A functioning human liver has been successfully grown in a mouse by scientists in Japan, opening up the prospect of a future where replacement organs are grown on demand.
The ground-breaking research, published in the latest edition of Nature, involved the scientists creating a liver "bud" in a laboratory using stem cells and then transplanting it into the rodent.
The tiny but functioning human liver matured after being transplanted into the mouse, developing a vascular system and performing liver-specific functions.
Takanori Takebe and Hideki Taniguchi, of the Yokohama City University Graduate School of Medicine, said the breakthrough proved the concept of organ bud transplantation for the first time.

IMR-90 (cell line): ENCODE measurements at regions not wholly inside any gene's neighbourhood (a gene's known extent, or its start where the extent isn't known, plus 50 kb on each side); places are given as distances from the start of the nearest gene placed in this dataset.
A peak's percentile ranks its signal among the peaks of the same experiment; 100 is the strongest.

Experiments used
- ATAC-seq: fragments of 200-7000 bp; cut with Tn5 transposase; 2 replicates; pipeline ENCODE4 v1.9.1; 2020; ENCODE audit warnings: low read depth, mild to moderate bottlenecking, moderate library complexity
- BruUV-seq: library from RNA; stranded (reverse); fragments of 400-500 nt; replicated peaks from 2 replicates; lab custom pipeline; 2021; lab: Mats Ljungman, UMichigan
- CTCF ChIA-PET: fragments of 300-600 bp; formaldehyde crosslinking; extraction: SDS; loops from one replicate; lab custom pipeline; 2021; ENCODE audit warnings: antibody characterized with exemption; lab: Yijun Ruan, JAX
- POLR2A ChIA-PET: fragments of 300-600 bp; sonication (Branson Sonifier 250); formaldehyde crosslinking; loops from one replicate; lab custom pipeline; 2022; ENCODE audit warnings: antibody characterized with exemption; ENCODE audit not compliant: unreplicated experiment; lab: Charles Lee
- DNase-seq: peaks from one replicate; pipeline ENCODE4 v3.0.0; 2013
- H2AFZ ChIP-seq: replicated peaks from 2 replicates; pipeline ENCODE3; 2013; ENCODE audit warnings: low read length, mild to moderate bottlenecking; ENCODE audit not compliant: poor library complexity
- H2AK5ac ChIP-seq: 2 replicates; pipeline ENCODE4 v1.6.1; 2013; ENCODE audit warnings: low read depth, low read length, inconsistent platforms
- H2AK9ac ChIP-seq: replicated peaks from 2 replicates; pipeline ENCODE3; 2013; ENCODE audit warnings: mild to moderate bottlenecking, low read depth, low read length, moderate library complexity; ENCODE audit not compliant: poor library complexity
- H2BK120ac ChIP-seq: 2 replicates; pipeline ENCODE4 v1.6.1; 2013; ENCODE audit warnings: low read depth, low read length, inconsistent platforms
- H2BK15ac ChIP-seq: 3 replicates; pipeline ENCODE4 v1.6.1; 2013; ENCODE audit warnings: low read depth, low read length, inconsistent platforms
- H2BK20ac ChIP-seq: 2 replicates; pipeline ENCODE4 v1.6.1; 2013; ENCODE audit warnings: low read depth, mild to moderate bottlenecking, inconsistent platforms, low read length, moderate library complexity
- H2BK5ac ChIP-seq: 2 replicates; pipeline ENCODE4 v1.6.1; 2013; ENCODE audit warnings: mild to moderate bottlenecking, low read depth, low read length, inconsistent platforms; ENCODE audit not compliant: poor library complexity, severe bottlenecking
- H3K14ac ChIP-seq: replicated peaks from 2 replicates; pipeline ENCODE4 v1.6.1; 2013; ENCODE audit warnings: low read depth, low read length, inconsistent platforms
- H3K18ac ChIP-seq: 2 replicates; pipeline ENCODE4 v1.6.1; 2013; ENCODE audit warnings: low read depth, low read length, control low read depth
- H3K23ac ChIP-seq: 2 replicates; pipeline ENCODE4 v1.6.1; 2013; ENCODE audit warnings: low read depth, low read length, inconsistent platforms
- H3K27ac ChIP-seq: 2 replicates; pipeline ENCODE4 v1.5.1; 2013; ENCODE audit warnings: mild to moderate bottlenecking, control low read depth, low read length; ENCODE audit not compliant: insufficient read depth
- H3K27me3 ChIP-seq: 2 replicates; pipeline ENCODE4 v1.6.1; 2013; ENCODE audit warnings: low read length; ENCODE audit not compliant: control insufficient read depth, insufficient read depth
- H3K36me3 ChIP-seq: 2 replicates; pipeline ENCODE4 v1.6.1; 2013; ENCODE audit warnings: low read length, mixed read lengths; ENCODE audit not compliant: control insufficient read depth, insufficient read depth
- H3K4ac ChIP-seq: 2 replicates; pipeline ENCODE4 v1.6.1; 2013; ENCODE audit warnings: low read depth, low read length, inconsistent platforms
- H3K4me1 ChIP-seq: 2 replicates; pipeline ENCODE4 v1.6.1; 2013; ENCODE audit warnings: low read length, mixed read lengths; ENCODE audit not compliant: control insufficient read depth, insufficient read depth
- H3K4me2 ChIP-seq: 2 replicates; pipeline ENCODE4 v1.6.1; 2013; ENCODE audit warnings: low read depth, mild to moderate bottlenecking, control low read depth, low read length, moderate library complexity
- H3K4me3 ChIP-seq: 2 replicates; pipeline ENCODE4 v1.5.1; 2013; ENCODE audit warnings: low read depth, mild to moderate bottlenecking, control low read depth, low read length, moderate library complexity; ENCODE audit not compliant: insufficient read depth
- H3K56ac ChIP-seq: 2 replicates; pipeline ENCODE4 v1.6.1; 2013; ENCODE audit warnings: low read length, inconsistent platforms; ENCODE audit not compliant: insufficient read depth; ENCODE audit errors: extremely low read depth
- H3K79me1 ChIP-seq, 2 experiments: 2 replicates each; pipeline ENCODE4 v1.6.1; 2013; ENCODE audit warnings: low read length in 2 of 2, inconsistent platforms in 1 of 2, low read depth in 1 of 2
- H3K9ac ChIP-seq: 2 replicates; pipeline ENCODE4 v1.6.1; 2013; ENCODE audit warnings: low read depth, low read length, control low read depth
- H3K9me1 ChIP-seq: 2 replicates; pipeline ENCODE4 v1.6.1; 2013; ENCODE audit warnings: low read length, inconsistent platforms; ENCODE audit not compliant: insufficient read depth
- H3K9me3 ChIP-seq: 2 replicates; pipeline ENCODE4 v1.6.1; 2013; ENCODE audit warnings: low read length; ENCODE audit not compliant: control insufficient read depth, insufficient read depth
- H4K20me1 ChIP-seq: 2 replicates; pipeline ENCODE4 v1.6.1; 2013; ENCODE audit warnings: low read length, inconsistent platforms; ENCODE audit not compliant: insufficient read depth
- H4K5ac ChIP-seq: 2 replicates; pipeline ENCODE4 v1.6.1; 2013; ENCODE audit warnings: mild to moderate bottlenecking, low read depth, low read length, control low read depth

"Although efforts must ensue to translate these techniques to treatments for patients, this proof-of-concept demonstration of organ-bud transplantation provides a promising new approach to study regenerative medicine," the researchers said.
Tests on the mouse showed the minute liver, which measured just half a centimetre, was able to perform liver-specific functions such as protein production and human-specific drug metabolism.
"These results highlight the enormous therapeutic potential using in vitro-grown organ-bud transplantation for treating organ failure," the study concluded.